At last, cooperatives have become a topical subject! The time was finally right for us to have our own International Year of Cooperatives. Maybe a little cooperative education will bring back common sense? Every single day the media reports on the distressing consequences of unbridled capitalism, an unstable and chaotic economic system. There are crises, bankruptcies, and layoffs all around, and if we dare look beyond our borders, famines and insurgencies. It’s all gone to heck! And yet, there are people who, with pockets full of cash, continue to rise to the highest echelons of personal wealth ever imagined. For example, Forbes ranked the top 10 richest people in the world whose fortunes total some 400 billion dollars. These magnates each have on average 40 billion dollars. I can barely conceive of such personal wealth. Absurdity has no limits!
This economic climate, characterized by a huge gap in equality, is unquestionably unhealthy! It only serves to feed a series of powder kegs that may, sooner or later, explode. If there is one aspect of life that motivates us into activism, it is to bear witness to injustices. In fact, behavioural economics’ researchers referred to this data as “IA”, which stands for inequity aversion. They realized that this aversion was so intense that many people, even those not targeted by injustice - or people who benefitted from a said injustice - are ready to take a stand to restore equality. In essence this could be referred to as a form of instinctive social solidarity.
Therefore we can agree: were it only to ensure better risk management, the cooperative model should be proposed more often. Cooperation is a model that stays away from excess and doesn’t allow wealth to be amassed and concentrated in the hands of a small minority, but neither is it distributed equally with complete disregard for personal motivation. The cooperative model exists in the middle ground. It proposes a balance: It rewards merit, attributing dividends according to usage, but it also acknowledges that each person has his or her say, as demonstrated by its democratic operations. Such social considerations, set forth by the cooperative enterprise, can undoubtedly explain its greater stability and continuity.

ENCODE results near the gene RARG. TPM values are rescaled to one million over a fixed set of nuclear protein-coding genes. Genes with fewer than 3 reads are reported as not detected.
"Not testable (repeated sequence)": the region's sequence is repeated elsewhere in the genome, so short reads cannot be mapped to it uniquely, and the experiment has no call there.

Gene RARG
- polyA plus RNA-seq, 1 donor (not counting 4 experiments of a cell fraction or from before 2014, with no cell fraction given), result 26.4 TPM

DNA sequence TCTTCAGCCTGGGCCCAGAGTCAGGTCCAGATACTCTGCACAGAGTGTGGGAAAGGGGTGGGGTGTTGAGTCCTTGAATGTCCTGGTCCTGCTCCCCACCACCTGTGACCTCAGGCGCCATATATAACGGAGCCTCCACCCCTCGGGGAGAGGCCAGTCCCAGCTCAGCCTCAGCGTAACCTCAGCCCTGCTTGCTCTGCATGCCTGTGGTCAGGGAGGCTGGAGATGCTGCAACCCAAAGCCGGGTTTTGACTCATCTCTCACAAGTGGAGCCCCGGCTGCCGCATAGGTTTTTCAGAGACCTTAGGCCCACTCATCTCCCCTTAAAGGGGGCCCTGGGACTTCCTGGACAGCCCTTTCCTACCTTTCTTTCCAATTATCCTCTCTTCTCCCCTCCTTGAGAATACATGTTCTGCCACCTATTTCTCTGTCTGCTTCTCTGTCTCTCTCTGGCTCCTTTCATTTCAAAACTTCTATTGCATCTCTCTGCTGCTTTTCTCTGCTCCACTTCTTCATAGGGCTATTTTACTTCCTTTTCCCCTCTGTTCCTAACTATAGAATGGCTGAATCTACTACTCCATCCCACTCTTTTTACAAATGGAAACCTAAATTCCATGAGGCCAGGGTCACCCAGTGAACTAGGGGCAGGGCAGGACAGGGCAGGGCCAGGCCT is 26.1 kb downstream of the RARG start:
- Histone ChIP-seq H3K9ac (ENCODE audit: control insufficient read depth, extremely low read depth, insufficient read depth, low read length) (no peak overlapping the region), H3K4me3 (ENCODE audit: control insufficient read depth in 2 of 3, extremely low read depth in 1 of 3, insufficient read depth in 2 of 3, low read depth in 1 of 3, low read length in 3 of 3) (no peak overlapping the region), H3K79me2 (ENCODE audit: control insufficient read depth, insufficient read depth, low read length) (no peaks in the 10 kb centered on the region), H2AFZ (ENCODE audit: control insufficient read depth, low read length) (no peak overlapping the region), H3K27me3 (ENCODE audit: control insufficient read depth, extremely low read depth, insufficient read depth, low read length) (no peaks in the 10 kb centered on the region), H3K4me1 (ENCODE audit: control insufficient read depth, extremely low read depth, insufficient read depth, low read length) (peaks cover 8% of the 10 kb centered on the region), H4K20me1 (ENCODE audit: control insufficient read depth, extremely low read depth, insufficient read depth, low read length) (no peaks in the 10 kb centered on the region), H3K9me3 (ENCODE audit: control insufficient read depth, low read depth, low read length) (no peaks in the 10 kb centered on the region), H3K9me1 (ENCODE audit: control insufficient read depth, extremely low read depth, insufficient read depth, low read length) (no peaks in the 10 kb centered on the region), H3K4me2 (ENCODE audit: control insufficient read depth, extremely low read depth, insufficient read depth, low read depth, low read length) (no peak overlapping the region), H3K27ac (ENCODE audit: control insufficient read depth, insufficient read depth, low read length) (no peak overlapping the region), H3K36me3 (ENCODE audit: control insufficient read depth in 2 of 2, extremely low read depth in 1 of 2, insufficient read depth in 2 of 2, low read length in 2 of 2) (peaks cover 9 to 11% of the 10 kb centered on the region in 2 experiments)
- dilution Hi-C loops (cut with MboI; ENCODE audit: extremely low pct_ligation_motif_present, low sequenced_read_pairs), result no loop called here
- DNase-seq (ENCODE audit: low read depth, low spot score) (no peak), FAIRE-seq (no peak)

Don’t get me wrong: Cooperation creates wealth. And lots of it. In fact, cooperatives in Quebec employ some 92,000 people and generate sales over $25.6 billion. Furthermore, on the international front, cooperatives provide 20% more jobs than all multinationals combined! However, the difference between a public company and a cooperative is that the latter redistributes its wealth among those who contributed to its creation. And to top it all off, not only does a cooperative create financial wealth, it also creates social richness.
The cooperative economy is based on solidarity and collaboration. The cooperative discourse, once coloured by Christian morality -“Be good to each other” - is now supported by research on economic and social sciences. The number of researchers currently interested in cooperation and social preferences realized that, ultimately … the parish priest was right! Cooperation, solidarity and concern for others are all part of our deepest aspirations as men and women, where research and realization motivate us to action and lead us to happiness.
Long live the International Year of Cooperatives! Our numbers are growing across this small planet; we may as well make sure we all find our place in the sun. Otherwise, the future could very well be a reflection of this tempestuous economic climate: unstable and chaotic.